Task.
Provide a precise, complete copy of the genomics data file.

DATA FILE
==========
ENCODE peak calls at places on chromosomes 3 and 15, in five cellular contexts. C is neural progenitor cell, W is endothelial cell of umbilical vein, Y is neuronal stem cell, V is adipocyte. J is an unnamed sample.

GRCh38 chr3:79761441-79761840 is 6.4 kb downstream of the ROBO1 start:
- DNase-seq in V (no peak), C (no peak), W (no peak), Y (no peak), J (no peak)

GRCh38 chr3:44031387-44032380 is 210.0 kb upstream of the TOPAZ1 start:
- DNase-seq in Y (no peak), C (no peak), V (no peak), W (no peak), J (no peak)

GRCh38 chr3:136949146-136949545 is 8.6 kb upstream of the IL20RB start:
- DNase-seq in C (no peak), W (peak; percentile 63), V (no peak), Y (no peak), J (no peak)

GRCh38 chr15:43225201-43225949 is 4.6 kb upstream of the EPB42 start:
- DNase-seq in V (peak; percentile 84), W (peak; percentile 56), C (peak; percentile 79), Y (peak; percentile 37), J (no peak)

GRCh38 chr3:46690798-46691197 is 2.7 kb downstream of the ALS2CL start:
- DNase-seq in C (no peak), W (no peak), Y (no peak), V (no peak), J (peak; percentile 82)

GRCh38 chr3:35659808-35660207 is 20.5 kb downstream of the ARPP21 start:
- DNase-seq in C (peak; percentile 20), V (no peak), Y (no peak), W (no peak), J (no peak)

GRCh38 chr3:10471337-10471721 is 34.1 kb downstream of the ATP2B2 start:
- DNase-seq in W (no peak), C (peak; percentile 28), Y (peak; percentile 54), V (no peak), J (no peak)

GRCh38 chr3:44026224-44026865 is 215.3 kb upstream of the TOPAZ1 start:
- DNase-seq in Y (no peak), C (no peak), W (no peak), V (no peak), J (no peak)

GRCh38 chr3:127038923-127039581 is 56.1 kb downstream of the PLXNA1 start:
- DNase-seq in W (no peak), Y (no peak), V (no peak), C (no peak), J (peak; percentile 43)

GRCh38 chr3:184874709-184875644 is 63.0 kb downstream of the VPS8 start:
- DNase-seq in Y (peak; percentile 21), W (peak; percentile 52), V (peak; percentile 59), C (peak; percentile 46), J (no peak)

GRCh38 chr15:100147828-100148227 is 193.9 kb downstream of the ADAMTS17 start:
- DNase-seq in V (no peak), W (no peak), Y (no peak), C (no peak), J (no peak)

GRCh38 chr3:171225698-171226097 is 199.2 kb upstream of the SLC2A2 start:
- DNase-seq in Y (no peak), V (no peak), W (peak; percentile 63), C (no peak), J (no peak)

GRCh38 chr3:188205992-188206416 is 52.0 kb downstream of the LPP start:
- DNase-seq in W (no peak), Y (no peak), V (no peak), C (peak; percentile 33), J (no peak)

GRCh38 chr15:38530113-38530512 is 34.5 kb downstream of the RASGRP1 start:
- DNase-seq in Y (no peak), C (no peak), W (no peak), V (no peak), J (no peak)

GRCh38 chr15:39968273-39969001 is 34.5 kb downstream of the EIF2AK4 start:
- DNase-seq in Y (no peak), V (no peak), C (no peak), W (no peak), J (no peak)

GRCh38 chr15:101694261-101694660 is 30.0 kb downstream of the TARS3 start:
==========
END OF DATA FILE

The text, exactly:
ENCODE peak calls at places on chromosomes 3 and 15, in five cellular contexts. C is neural progenitor cell, W is endothelial cell of umbilical vein, Y is neuronal stem cell, V is adipocyte. J is an unnamed sample.

GRCh38 chr3:79761441-79761840 is 6.4 kb downstream of the ROBO1 start:
- DNase-seq in V (no peak), C (no peak), W (no peak), Y (no peak), J (no peak)

GRCh38 chr3:44031387-44032380 is 210.0 kb upstream of the TOPAZ1 start:
- DNase-seq in Y (no peak), C (no peak), V (no peak), W (no peak), J (no peak)

GRCh38 chr3:136949146-136949545 is 8.6 kb upstream of the IL20RB start:
- DNase-seq in C (no peak), W (peak; percentile 63), V (no peak), Y (no peak), J (no peak)

GRCh38 chr15:43225201-43225949 is 4.6 kb upstream of the EPB42 start:
- DNase-seq in V (peak; percentile 84), W (peak; percentile 56), C (peak; percentile 79), Y (peak; percentile 37), J (no peak)

GRCh38 chr3:46690798-46691197 is 2.7 kb downstream of the ALS2CL start:
- DNase-seq in C (no peak), W (no peak), Y (no peak), V (no peak), J (peak; percentile 82)

GRCh38 chr3:35659808-35660207 is 20.5 kb downstream of the ARPP21 start:
- DNase-seq in C (peak; percentile 20), V (no peak), Y (no peak), W (no peak), J (no peak)

GRCh38 chr3:10471337-10471721 is 34.1 kb downstream of the ATP2B2 start:
- DNase-seq in W (no peak), C (peak; percentile 28), Y (peak; percentile 54), V (no peak), J (no peak)

GRCh38 chr3:44026224-44026865 is 215.3 kb upstream of the TOPAZ1 start:
- DNase-seq in Y (no peak), C (no peak), W (no peak), V (no peak), J (no peak)

GRCh38 chr3:127038923-127039581 is 56.1 kb downstream of the PLXNA1 start:
- DNase-seq in W (no peak), Y (no peak), V (no peak), C (no peak), J (peak; percentile 43)

GRCh38 chr3:184874709-184875644 is 63.0 kb downstream of the VPS8 start:
- DNase-seq in Y (peak; percentile 21), W (peak; percentile 52), V (peak; percentile 59), C (peak; percentile 46), J (no peak)

GRCh38 chr15:100147828-100148227 is 193.9 kb downstream of the ADAMTS17 start:
- DNase-seq in V (no peak), W (no peak), Y (no peak), C (no peak), J (no peak)

GRCh38 chr3:171225698-171226097 is 199.2 kb upstream of the SLC2A2 start:
- DNase-seq in Y (no peak), V (no peak), W (peak; percentile 63), C (no peak), J (no peak)

GRCh38 chr3:188205992-188206416 is 52.0 kb downstream of the LPP start:
- DNase-seq in W (no peak), Y (no peak), V (no peak), C (peak; percentile 33), J (no peak)

GRCh38 chr15:38530113-38530512 is 34.5 kb downstream of the RASGRP1 start:
- DNase-seq in Y (no peak), C (no peak), W (no peak), V (no peak), J (no peak)

GRCh38 chr15:39968273-39969001 is 34.5 kb downstream of the EIF2AK4 start:
- DNase-seq in Y (no peak), V (no peak), C (no peak), W (no peak), J (no peak)

GRCh38 chr15:101694261-101694660 is 30.0 kb downstream of the TARS3 start: